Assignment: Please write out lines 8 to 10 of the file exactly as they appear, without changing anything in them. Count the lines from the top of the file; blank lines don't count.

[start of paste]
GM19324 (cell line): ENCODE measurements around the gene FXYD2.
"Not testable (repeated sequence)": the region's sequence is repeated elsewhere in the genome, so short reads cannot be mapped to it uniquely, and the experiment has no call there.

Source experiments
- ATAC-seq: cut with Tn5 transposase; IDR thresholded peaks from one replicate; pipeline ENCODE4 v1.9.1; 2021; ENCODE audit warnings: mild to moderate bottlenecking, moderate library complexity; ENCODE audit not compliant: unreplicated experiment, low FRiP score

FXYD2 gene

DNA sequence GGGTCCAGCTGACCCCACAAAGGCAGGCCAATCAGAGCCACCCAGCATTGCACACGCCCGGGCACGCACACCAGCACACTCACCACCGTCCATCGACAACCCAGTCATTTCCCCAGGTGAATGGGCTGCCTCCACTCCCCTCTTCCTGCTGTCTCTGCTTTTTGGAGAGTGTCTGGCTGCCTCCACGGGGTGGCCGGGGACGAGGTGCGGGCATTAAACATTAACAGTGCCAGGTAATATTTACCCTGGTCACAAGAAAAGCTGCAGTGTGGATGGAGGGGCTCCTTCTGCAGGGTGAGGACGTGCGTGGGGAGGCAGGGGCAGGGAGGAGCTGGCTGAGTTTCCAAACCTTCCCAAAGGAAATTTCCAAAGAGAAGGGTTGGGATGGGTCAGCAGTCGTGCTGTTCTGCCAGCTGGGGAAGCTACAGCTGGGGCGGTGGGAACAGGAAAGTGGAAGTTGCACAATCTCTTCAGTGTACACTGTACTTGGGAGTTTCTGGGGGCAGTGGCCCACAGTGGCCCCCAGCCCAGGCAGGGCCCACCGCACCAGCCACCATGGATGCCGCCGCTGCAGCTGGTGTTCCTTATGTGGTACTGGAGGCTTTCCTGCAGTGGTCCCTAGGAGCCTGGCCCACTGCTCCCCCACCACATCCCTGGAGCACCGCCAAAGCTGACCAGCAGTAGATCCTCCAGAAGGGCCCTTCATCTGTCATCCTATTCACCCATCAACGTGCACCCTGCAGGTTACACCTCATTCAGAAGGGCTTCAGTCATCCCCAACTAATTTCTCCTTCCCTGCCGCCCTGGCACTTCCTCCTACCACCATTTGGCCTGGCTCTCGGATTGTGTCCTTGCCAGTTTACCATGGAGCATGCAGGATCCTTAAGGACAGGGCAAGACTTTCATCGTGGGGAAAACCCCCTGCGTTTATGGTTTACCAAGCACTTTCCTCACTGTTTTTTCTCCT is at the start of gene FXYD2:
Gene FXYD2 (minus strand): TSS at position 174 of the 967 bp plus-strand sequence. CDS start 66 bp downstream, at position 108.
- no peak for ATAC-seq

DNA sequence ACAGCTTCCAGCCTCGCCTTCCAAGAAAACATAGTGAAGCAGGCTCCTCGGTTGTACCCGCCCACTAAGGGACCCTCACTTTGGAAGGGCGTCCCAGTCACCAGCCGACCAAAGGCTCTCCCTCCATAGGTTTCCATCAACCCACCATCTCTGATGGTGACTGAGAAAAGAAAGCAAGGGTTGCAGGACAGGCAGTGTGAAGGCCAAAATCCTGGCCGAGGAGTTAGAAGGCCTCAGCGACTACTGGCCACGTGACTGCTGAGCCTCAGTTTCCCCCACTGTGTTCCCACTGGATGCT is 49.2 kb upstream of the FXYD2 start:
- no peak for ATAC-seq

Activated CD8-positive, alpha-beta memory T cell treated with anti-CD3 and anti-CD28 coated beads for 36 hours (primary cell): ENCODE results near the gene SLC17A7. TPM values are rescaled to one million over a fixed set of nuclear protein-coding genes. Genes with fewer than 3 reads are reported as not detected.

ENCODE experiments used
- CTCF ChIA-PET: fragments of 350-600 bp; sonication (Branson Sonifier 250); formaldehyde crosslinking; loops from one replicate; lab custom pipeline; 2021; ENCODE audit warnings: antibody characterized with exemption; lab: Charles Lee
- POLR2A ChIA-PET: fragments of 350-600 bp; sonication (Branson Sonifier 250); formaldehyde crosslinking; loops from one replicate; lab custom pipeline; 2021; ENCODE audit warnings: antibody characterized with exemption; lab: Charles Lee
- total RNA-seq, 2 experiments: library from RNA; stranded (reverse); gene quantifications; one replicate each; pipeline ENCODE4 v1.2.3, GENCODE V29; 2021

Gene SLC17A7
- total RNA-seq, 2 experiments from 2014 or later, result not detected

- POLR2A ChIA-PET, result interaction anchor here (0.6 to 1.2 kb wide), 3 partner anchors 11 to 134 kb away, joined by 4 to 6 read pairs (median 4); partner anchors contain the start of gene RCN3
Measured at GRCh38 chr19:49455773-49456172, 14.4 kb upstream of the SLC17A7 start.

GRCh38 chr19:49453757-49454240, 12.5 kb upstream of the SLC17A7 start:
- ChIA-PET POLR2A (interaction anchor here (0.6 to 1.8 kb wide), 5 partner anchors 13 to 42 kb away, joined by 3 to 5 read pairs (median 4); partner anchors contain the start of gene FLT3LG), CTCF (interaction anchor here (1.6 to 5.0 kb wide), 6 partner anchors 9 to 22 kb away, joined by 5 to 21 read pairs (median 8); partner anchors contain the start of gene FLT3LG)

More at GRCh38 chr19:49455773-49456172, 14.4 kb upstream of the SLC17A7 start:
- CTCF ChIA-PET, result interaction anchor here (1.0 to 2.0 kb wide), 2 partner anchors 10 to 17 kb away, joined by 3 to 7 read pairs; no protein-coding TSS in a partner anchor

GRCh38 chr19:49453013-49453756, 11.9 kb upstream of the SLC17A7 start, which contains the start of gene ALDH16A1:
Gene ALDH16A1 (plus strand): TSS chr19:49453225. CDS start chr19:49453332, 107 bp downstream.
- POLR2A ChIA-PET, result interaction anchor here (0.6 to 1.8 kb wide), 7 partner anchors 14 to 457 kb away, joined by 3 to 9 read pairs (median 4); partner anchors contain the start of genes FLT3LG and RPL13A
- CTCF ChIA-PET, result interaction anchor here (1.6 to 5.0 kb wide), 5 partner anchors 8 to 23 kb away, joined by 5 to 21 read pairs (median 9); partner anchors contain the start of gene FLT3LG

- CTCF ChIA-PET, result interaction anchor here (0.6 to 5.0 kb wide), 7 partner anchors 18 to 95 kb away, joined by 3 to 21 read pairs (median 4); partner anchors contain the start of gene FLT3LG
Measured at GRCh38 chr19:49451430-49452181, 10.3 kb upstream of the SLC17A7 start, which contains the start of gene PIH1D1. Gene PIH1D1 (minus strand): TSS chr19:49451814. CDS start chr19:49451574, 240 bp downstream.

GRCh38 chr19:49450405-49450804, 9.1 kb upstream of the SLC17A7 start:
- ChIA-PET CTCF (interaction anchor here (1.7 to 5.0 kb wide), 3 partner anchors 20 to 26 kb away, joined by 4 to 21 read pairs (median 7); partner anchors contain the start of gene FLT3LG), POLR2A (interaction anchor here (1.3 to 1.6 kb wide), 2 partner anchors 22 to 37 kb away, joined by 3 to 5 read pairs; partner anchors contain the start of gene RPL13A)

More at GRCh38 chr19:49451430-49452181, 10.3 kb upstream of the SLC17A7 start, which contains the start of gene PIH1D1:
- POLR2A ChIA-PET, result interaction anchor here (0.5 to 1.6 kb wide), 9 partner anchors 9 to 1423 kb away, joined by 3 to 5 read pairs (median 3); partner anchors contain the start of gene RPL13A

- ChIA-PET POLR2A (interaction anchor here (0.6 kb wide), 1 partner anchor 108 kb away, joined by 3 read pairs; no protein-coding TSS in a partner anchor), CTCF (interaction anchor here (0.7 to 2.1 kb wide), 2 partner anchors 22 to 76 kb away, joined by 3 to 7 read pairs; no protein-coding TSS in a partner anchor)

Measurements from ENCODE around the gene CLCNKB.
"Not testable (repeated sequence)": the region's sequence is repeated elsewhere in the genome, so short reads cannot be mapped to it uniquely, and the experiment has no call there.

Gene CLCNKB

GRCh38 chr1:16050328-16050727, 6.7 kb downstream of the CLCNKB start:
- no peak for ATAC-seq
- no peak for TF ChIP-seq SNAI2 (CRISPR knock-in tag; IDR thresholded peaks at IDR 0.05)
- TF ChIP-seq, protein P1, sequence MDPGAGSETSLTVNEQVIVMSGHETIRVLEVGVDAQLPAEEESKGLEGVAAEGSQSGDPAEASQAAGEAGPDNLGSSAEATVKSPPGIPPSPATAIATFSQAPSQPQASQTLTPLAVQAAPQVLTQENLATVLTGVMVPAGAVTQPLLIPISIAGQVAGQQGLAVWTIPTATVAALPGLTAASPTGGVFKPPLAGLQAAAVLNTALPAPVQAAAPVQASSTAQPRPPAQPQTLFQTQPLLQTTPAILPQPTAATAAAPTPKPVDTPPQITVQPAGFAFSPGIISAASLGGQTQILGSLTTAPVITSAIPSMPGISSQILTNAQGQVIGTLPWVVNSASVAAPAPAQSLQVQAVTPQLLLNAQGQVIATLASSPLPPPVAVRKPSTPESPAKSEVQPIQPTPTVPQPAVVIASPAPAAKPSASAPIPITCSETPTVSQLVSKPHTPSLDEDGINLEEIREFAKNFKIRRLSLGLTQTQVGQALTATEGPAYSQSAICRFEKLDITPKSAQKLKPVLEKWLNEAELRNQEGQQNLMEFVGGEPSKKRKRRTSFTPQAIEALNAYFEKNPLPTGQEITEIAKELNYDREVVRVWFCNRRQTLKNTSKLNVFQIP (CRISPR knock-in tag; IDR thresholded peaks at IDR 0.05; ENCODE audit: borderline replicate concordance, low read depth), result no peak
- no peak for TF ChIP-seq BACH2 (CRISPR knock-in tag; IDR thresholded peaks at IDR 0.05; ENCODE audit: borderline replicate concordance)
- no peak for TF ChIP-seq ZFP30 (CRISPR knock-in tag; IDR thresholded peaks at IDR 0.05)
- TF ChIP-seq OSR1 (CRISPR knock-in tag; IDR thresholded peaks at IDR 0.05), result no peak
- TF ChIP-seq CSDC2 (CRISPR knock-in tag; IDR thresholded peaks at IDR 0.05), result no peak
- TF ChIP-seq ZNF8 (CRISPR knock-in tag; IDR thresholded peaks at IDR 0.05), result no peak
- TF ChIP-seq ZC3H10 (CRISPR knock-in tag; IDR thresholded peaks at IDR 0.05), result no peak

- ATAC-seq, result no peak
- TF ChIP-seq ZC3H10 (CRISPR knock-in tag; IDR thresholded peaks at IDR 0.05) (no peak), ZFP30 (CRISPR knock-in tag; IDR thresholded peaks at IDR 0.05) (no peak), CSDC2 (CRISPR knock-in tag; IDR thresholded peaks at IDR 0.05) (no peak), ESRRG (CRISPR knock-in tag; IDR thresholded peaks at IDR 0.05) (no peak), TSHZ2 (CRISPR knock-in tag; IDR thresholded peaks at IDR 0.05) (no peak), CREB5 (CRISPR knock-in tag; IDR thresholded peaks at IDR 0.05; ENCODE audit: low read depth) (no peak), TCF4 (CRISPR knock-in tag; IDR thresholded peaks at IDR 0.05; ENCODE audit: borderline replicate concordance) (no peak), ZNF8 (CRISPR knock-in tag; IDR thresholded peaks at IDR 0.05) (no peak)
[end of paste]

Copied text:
- no peak for ATAC-seq

DNA sequence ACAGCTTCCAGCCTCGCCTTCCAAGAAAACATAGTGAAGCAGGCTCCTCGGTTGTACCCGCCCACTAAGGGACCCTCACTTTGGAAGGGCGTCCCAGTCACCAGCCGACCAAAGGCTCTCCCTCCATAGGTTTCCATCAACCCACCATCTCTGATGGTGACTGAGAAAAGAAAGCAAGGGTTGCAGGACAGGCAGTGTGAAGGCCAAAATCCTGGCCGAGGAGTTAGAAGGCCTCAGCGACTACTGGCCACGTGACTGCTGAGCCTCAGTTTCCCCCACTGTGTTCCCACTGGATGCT is 49.2 kb upstream of the FXYD2 start:
- no peak for ATAC-seq